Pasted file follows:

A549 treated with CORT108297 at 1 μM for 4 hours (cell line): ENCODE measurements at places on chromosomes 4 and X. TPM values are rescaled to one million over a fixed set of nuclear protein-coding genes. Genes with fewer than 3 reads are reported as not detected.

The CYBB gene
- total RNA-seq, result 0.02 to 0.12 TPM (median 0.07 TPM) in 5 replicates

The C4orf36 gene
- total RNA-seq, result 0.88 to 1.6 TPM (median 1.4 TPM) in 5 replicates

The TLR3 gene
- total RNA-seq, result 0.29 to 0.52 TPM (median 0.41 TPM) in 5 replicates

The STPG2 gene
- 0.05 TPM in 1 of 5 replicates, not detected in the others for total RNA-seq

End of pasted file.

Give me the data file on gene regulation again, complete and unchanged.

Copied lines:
A549 treated with CORT108297 at 1 μM for 4 hours (cell line): ENCODE measurements at places on chromosomes 4 and X. TPM values are rescaled to one million over a fixed set of nuclear protein-coding genes. Genes with fewer than 3 reads are reported as not detected.

The CYBB gene
- total RNA-seq, result 0.02 to 0.12 TPM (median 0.07 TPM) in 5 replicates

The C4orf36 gene
- total RNA-seq, result 0.88 to 1.6 TPM (median 1.4 TPM) in 5 replicates

The TLR3 gene
- total RNA-seq, result 0.29 to 0.52 TPM (median 0.41 TPM) in 5 replicates

The STPG2 gene
- 0.05 TPM in 1 of 5 replicates, not detected in the others for total RNA-seq